(This post is focused on the kids and how they’re changing and growing since moving to New Zealand; it’ll probably be more of interest to family members and close friends than readers who found this blog because of the travel element.)
Our oldest, Evelyn, has grown significantly since we arrived in New Zealand at the end of June.
I don’t know her height now but she measured 5’6″ before we came here and has clearly gained a few centimeters since then. Just as important is the advent of middle school (called intermediate school, here).
She is literally the youngest student in her class, and it’s a learning experience. While the academic subjects seem right at her level, the social interactions and school culture of middle school and a foreign country have led to important and ongoing conversations at home.
For instance, she says that all of the kids use cursewords, and that it’s not really treated like a big deal by the teachers. She says that she doesn’t feel threatened or scared by the “bad” words but she’s having to adjust. Part of this, I’m sure, would happen at a U.S. middle school, but I do think some of it grows out of different educational and social priorities. Apparently disrespect to teachers is punished quite harshly, whereas inter-student spats and bad language doesn’t receive attention or censure.
School is also interesting because it’s close and safe enough for Ev to walk on her own. The students have morning tea (at 10:15) and lunch (12:30) both outside, plus an hour for recess. On Fridays Evelyn has “tech,” which is either cooking, plastics, metals, woodworking, or other hands on materials class. Tuesdays she has drama, which she loves. Gym happens a couple times a week as well, and every day she does the obstacle course on her school campus–Ev’s taking a lot of pride in her increasing strength and confidence.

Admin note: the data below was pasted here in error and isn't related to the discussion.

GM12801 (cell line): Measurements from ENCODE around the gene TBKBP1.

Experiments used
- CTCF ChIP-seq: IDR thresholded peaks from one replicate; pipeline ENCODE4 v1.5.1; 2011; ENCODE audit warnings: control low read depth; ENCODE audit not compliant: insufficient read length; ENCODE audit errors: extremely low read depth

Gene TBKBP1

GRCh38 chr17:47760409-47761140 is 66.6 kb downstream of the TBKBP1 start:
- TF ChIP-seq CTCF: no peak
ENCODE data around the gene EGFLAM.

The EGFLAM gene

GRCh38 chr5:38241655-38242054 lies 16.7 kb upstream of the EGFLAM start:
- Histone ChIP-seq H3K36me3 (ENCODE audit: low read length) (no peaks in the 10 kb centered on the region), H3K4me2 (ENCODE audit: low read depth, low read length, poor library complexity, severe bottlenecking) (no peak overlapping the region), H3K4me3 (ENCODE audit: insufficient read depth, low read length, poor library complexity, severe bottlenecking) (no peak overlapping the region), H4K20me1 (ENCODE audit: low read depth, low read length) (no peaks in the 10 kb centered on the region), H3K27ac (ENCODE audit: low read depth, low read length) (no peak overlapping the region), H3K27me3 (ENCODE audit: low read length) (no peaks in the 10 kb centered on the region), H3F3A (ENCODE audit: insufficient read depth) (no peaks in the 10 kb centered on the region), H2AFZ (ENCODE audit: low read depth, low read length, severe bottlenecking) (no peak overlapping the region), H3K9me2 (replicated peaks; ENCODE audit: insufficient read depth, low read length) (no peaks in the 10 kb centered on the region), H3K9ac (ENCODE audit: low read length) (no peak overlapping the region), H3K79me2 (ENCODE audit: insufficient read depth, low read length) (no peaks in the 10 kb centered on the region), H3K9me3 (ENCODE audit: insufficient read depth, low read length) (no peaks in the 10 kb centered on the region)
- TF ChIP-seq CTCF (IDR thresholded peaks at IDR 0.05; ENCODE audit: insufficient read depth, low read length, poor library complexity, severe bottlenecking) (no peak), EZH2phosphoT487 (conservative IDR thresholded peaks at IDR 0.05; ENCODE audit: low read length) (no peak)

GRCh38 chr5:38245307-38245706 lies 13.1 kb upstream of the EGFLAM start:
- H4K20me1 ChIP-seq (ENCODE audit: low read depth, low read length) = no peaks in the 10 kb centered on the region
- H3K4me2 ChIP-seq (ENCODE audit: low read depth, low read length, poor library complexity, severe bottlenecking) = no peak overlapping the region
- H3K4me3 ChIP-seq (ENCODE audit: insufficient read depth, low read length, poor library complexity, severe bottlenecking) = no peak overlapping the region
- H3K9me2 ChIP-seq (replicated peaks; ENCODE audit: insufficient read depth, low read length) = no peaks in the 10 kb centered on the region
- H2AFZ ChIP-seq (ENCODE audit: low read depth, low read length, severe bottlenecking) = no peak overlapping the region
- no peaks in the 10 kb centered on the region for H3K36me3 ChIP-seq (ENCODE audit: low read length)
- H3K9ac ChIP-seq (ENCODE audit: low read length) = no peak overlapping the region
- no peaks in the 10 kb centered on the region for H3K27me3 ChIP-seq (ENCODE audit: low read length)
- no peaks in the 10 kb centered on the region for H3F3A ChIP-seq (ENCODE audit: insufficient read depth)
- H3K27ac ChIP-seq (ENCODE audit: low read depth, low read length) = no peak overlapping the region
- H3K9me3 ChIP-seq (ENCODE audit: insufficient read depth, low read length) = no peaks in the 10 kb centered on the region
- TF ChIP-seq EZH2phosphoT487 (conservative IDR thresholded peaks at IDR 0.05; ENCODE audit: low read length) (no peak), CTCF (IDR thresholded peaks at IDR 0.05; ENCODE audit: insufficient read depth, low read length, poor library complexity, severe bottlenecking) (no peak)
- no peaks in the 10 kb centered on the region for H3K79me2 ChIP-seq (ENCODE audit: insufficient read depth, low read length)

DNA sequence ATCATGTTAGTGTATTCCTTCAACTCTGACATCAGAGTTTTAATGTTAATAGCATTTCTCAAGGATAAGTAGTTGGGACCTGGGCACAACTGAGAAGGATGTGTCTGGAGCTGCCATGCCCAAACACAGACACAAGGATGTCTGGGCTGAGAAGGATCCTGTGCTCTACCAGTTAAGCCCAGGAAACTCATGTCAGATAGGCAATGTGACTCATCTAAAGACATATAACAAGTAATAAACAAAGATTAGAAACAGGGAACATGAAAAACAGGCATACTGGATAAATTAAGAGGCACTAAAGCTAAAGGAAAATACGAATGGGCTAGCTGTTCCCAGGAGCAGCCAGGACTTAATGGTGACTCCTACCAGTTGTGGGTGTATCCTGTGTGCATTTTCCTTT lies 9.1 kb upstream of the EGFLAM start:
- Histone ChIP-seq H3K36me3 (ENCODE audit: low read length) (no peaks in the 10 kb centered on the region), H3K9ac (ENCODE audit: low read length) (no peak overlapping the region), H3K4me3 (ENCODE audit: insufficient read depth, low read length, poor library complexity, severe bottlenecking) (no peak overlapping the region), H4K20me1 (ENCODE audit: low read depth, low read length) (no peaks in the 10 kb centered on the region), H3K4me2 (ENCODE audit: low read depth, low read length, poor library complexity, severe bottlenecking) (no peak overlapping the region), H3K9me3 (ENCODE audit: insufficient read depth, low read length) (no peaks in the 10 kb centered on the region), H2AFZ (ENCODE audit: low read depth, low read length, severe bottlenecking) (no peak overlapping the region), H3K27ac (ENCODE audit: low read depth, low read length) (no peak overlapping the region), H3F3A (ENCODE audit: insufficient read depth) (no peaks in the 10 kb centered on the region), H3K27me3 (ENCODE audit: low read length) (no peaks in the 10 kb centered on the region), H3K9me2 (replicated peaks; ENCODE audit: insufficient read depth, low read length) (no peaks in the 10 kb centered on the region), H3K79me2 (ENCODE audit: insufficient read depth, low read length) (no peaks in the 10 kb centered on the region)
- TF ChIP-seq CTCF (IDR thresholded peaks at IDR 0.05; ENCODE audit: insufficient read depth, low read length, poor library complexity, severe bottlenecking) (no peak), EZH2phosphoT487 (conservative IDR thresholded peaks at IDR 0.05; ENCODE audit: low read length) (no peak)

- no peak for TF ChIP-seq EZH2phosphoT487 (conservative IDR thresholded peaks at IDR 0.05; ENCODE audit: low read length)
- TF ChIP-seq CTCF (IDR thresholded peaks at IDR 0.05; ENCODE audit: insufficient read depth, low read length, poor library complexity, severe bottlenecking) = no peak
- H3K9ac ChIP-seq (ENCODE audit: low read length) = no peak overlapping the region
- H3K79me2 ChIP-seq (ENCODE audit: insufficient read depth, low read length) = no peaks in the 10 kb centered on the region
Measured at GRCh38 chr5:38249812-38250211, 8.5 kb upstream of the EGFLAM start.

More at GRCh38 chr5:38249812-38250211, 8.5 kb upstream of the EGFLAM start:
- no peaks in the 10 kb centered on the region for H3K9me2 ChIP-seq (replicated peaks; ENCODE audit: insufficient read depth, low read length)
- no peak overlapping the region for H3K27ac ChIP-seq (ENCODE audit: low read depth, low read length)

At home Evelyn is incredibly helpful. While she still requires reminders to clean up after her self, she also pitches in, often without anyone asking. She’s my go-to person for helping fold a load of laundry or dry dishes, for example.
She’s also very kind to her brother and sister and she makes us all laugh with her silly antics and regular requests for pizza.
Charlotte has had a harder time than Evelyn adjusting to our new home. She keenly misses her friends (Evelyn does, as well, but she’s a bit more stoic about it…) and we’ve had some concerns about her acting out when it’s just our family.
Her teacher, Mr. H., seems like a creative and firm educator, and the kids in her class, for the most part, have welcomed Charlotte with open arms. She has a crew of little friends who seek her out for games on the playground and to sit together at lunch.
Like Evelyn, Charlotte gets to walk to school on her own. She takes great delight in that independence, though most days she returns within a minute or two of leaving the house to collect something she forgot–glasses, her lunch, her homework folder.
While Char’s school setting and social world seem quite level, she talks frequently about missing family and friends from Delaware. Sometimes she just wants to play online educational games and I’m pretty sure it’s to distract herself from sadness.
She gets animated on the playground after school, when she sees birds and other animals, and when she can climb trees.